by: David Moffat, Visitor Services Specialist and Researcher
Born May 20, 1851 while the family was living in Lenox, Massachusetts, the Hawthornes’ youngest child, Rose, was only a month younger than her father’s novel The House of the Seven Gables. From her earliest swaddling, Rose was surrounded by strong female mentors like her mother and her aunts Elizabeth, Mary, and Ebe. Though she lived much of her life in the monumental shadow of her father and the dim penumbrae of her brother and her husband, Rose managed to publish her own writing. Then, in a turn no one imagined, she made a true name for herself in American history at the turn of the twentieth century.
“I wish you could have seen her in the wood,” Sophia wrote of “her little Rosebud,” then only a few months old, to her mother “…she smiled and smiled and smiled, at the trees and the Lake and the wood-land sounds, till she transported mamma almost out of the proprieties.”
The following July, when Rose was a little more than a year old, her mother noted: “Rosebud walked all round with us, in perfect sobriety, listening to our conversation,” when Lidian Emerson paid a visit to their new home in Concord. In September, the writer Celia Thaxter sent Rose “a most exquisite wreath of sea-moss upon a card.” Sophia recounted to her mother a funny incident when Rose was found in the pantry eating from a jar of molasses loudly proclaiming, “I like it—I like it motch [much]!”
Young Rose comes across as always merry, constantly delighted by the world around her, scrutinizing all who pass before her with a penetrating gaze. By the time she was 10, she had lived in or visited a half dozen countries, something very few Americans in her age experienced.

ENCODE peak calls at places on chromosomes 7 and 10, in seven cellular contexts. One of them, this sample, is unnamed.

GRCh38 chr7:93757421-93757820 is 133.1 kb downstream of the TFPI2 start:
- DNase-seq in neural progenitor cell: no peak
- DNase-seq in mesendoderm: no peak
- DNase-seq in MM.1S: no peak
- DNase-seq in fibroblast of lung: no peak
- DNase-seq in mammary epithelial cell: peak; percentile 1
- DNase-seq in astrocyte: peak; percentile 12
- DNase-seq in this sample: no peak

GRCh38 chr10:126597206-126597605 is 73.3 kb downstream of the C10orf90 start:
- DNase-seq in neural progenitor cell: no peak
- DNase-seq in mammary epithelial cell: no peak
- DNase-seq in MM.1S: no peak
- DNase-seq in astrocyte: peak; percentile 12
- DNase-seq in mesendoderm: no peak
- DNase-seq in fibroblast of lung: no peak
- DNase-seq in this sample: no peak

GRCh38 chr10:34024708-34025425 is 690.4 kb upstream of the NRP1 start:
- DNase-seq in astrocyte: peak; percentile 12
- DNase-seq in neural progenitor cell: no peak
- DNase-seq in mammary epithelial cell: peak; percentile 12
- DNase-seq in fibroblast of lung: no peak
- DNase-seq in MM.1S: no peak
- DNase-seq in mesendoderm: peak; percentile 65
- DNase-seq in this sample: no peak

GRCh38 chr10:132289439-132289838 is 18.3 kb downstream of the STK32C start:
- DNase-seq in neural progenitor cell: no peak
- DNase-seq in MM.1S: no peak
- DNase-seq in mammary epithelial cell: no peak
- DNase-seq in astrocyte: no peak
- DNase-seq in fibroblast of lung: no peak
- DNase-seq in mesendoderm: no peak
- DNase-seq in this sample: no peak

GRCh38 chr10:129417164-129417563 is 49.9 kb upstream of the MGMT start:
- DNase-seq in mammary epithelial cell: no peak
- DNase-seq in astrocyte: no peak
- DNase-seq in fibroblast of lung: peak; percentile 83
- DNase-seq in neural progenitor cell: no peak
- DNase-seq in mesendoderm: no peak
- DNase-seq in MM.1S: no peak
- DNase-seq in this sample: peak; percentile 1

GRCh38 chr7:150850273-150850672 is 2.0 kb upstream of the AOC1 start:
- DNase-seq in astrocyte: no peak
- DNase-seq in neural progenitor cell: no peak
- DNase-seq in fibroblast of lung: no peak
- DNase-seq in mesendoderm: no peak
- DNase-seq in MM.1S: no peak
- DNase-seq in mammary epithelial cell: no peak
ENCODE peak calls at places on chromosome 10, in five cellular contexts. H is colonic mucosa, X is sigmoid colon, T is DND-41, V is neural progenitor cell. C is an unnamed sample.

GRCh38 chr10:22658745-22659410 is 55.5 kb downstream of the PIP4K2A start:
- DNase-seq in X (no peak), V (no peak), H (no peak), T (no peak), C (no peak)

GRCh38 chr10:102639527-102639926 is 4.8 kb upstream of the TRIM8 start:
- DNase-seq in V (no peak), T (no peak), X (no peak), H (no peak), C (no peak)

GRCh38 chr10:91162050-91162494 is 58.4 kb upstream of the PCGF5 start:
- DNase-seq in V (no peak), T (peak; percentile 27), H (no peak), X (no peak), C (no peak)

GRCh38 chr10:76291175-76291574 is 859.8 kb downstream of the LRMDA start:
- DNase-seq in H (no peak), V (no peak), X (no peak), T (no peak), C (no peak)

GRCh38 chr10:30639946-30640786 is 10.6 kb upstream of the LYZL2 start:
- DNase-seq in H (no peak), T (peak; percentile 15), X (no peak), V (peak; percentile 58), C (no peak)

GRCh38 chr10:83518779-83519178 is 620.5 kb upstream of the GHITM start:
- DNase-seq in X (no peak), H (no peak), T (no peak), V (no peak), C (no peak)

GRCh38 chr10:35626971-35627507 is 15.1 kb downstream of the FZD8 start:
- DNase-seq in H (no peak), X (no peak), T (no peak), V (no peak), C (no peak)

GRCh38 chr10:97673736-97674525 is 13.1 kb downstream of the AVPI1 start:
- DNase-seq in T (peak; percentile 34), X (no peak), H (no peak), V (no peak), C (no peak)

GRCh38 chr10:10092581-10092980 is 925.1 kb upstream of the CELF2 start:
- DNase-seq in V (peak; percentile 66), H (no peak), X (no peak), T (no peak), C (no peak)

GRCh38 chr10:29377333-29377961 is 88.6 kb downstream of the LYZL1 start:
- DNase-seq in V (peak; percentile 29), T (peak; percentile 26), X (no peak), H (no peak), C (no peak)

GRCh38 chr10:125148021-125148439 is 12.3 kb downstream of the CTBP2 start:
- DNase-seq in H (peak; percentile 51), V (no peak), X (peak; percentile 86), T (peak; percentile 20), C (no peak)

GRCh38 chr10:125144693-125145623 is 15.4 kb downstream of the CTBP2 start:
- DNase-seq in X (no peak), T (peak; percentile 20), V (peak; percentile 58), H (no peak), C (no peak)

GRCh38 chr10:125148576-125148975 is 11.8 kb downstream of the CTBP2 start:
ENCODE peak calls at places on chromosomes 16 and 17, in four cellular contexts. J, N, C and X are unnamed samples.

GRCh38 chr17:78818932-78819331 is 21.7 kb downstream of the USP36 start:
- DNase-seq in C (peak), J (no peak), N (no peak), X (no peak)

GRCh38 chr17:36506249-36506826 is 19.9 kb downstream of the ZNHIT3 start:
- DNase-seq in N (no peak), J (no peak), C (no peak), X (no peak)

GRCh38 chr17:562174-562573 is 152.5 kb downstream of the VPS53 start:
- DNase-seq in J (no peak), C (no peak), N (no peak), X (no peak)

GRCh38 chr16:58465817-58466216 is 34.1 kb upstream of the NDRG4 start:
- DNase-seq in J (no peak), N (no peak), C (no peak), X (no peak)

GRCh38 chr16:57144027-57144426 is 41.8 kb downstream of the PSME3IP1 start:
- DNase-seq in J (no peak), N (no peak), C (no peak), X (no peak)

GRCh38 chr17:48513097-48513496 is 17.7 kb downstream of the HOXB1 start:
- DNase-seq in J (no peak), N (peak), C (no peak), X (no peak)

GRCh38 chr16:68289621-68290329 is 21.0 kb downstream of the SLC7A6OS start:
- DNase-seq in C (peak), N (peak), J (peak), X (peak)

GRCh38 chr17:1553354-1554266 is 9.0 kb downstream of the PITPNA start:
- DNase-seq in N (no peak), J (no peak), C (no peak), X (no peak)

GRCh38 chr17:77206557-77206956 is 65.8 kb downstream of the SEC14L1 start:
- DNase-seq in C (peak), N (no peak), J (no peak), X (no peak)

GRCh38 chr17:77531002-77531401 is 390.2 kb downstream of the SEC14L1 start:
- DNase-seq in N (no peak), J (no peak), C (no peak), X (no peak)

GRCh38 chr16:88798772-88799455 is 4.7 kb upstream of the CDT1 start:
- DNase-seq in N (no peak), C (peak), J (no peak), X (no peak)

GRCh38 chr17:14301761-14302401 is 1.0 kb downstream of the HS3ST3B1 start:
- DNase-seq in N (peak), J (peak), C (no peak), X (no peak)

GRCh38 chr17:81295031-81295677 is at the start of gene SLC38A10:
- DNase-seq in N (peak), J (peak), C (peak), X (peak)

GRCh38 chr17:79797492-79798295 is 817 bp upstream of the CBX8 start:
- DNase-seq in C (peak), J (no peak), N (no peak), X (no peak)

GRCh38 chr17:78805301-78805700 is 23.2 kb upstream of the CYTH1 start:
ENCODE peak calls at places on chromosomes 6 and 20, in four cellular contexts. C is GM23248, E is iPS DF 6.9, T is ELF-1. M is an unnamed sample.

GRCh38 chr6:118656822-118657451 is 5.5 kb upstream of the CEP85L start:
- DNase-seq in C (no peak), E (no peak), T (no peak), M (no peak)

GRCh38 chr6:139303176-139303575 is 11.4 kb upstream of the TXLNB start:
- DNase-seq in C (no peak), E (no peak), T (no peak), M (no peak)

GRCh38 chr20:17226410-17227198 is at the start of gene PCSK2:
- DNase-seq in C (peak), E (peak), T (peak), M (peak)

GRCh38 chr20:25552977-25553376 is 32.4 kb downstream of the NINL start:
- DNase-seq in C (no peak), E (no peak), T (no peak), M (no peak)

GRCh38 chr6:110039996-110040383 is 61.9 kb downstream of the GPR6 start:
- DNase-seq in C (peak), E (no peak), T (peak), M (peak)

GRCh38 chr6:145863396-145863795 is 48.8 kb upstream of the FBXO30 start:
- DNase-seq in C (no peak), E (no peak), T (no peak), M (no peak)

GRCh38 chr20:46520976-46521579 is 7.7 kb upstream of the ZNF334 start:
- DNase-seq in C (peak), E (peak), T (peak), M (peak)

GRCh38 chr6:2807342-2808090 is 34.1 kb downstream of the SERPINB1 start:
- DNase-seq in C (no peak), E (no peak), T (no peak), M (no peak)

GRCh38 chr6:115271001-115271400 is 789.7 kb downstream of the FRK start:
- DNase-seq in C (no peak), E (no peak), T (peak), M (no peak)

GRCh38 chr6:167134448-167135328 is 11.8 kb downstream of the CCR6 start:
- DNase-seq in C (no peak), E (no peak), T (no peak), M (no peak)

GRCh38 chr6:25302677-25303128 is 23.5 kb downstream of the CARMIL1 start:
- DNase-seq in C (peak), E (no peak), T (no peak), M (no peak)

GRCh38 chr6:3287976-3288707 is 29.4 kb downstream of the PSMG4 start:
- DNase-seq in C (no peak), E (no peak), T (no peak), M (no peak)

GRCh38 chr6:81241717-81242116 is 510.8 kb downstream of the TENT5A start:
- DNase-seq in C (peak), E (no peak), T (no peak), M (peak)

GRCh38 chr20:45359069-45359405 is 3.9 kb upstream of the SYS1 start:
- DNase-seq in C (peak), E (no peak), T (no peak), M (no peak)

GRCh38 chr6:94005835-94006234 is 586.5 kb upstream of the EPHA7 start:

When her father was appointed the consul to Liverpool and the family decamped to England, Sophia noted: “A very great joy it is to Rosebud to see the lovely little English robins come to pick up crumbs.” When the actress Charlotte Cushman called on the family in Liverpool, Rose “was never weary of the treasures attached to her watch-chain.”
These are some of the choice anecdotes about her own childhood that Rose included, through the medium of her mother’s letters, when she compiled Memories of Hawthorne in 1897.
By then, much of the joy of her earlier life had dissipated. Her famous father died the day before her 13th birthday. Her family returned to Europe. Her mother passed seven years later, and her sister six years after that. She befriended the poet Emma Lazarus, author of “The New Colussus” inscribed on the base of The Statue of Liberty, who died of cancer at age 38 in 1887.
When she was 20, Rose married George Parsons Lathrop, a writer born in Hawaii. In 1879, two years after the death of her sister, the couple moved into her childhood home in Concord. When their only child, Francis, died of diptheria in 1881, the couple left Concord. Relations with her brother, Julian, were strained as he competed with Lathrop to control the literary legacy of her father. Grief tore at the couple and George turned to alcohol for relief. In 1895, they separated, and in 1898 George died of cirrhosis.
In the midst of these successive tragedies, Rose managed to become a writer herself. It was something all three Hawthorne children aspired to. Naturally, Julian succeeded at that aim. Sophia discouraged Una from her desire to write, seeing it as unwomanly. Freed from her mother’s disapproval, Rose managed to publish a novel, Miss Dilletant, in 1879, and a book of poems, Along the Shore, in 1888.